Cherry blossoms or “sakura” are not just beautiful flowers but it brings me a certain kind of joy that no other flowers or trees do.  I remember my first visit here in Japan was during Spring of 2012. Together with my then-boyfriend’s mom (now my mother-in-law), I went to the nearest park where sakura trees lined up and we spent moments just admiring the trees.  We took lots of pictures, too.  I fell in love with the beauty of a fully-bloomed sakura tree on the first sight.  But getting a closer look on a single flower made me love it even better. Since then, I always look forward to Spring and witness sakura trees bloom.  This year, I got a pleasant surprise as some trees in our area already started to bloom.   And it's not even March yet.  I am so happy I didn't have to wait any longer.  Also, my mom who is on a one-month visit had a chance to experience cherry blossoms before she comes back home again next week.  Oh, what a joy!  ;) Here are some photos from our February 2017 “hanami” (flower viewing).  Also sharing some photos from my first sakura sighting on March 2012.

Fever Fever!

I don't get sick very often. Even when I do, I can work through most things. This is probably due to my obsession with perfect attendance. I loved getting that certificate at the end of every school year that congratulated me for not missing one day. There were times when my mom suggested that I stay home for my birthday, but I would always refuse because the certificate meant more to me than a shopping trip or going to the zoo. #nerd  My desire for this prestige is only quelled by a stomach virus or food poisoning. It's really hard to work or study with your head in the toilet (trust me I've tried).  So when I call my Japanese boss  and tell him that I can't come in because I am sick, I am truly sick. A normal response would be, "I am sorry you're sick. Get well soon." In Japan, however, my admission of illness is met with, "Yes, but do you have a fever?" It doesn't matter the illness. It doesn't matter that I have just puked up the yakitori that I ate two years ago. No fever = ganbatte. Okay boss, but I might just "ganbatte" all over the floor while doing the Hokey Pokey.

Birthday cake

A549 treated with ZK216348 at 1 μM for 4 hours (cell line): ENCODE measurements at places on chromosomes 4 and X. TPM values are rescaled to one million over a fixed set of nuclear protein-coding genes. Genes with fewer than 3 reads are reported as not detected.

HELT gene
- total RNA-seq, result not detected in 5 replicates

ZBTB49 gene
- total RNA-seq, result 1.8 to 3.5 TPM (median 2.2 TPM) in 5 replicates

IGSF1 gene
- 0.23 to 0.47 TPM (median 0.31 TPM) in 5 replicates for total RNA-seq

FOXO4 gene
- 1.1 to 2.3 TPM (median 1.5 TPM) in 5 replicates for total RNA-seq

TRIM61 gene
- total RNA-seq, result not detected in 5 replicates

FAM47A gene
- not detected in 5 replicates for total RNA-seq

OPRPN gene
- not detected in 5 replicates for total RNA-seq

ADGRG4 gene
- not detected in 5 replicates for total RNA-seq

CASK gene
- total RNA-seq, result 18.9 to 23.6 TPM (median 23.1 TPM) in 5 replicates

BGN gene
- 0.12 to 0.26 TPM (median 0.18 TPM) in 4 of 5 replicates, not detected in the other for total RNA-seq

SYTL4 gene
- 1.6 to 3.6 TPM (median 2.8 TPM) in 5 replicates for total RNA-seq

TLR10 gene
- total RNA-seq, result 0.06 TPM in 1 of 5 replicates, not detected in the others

February is the month of mid- wintery, reliably cold weather and unmotivational blues. All anyone wants to do is huddle down and stay inside. Especially if  there is a kotatsu, the draw of the warm cozy blanket is so luring, no one leaves home without good reason. The promises riding on the bitter cold winds that spring will soon start showing its lovely face are still just whispers between the howls through the empty branches of the trees. But February is also something else for me. February is my birth month.This means cake. Yeah yeah, I know. Shouldn't I be done with cake after Christmas in Japan? It was only a mere month and a half before. But those February blues, that cold melancholy grips me every year. And what better way to pull up from the dreary mundane of winter than by stuffing a sweet delicious and filling pile of cake in my mouth. But this is Japan, the land of light and airy fluff. Heck, Christmas cake is often mostly just whipped cream. Now don't get me wrong, cakes sold in Japanese cake shops are divine. But let us be honest, most of the time they aren't actually selling cake. The shelves are in fact stocked with some form of tort , or a pile of chestnut paste or a pudding even. And when it is cake. with an icing and layers, perhaps topped with glazed fruit so they will hold their perfect flawless shape and color, the texture can be so light it is almost like licking snow. Delicious fruit covered snow. But I don't want snow. It is cold and freezing to the bone outside. The wind is banging on my windows, rattling my walls, yelling at me. It is trying to tell me to brace myself against winter! Pack on some of that winter fluff! Have the calories and the fat. Get something full of butter and flour and sugar. Go for the fudge-y dense stuff. Eat something hearty and pretend you are a polar bear for your birthday, not some snow queen. Japanese cake just doesn't cut it. It's just a snowflake, beautifully crafted, but melts away to nothing all too fast. For my birthday, I need something that will sit in my stomach and last for days. Only then can I find a cozy space to hibernate under my kotatsu and ride out the rest of winter like a true bear would do. So what is a girl with a craving to do? Stare at pictures online of gorgeous cakes, and YouTube videos of how to make cakes more gooey, dense, fudge-y and delicious just with a few tweaks of the ingredients? There is nowhere close that could imaginably have dense rich cakes for sale. I’ve checked all the Japanese cake shops nearby. Delicious, but not dense. All I need is flour, sugar, oil and something to make it puff up. oh, and heat to start the chemical changes to give me something stiff instead of sweet soup.Luckily this girl has a semi-oven. The wonder of Japanese technology allows for one appliance to serve several purposes with just the push of a button. It’s like magic. My microwave is also my oven. I can reheat my coffee and then bake a cake. But my Japanese sorta oven lacks one magic I miss from the States, intense heat. At home, when I would make my birthday cakes in the past, I could feel the oven prepping itself for the batter while I assembled it. My back could feel the toasty waves of heat radiating from behind me as the temperature rose to 360 degrees Fahrenheit. Now, after the batter is complete, I go hide under my kotatsu until the oven beeps at me saying it's reached 180 degrees Celsius, and I have to pop the small round cake mold that I bought from the nearby 100 yen store in as quickly as I can so as not to lose too much heat before closing the door. The room isn’t cozy, but instead full of dry bitter air. The microwave oven does a good job keeping all its heat to itself, sharing it only with my cake batter. Winter is still cold. But I can finally have my cake. All that is left is the icing, but again I am denied what I really desire. It is so sweet and probably just as terrible for you as would be eating a stick of margarine, but pre-made frosting in the cans sold by the boxes of cake mix at grocery stores in the states are just so gooood. I guess I can just settle for something actually tasty, like whipped chocolate ganache. Warm,moist and just out of the oven, my three layer chocolate ganache cake became a two layer cake because this polar bear couldn't hold out for the decoration stage. It really is the best way to somehow enjoy icy and unfriendly February. So, please, before this month ends, go out and enjoy some cake. You know, to celebrate my birthday, or maybe the ending of winter. Whatever excuse you want to give for having cake.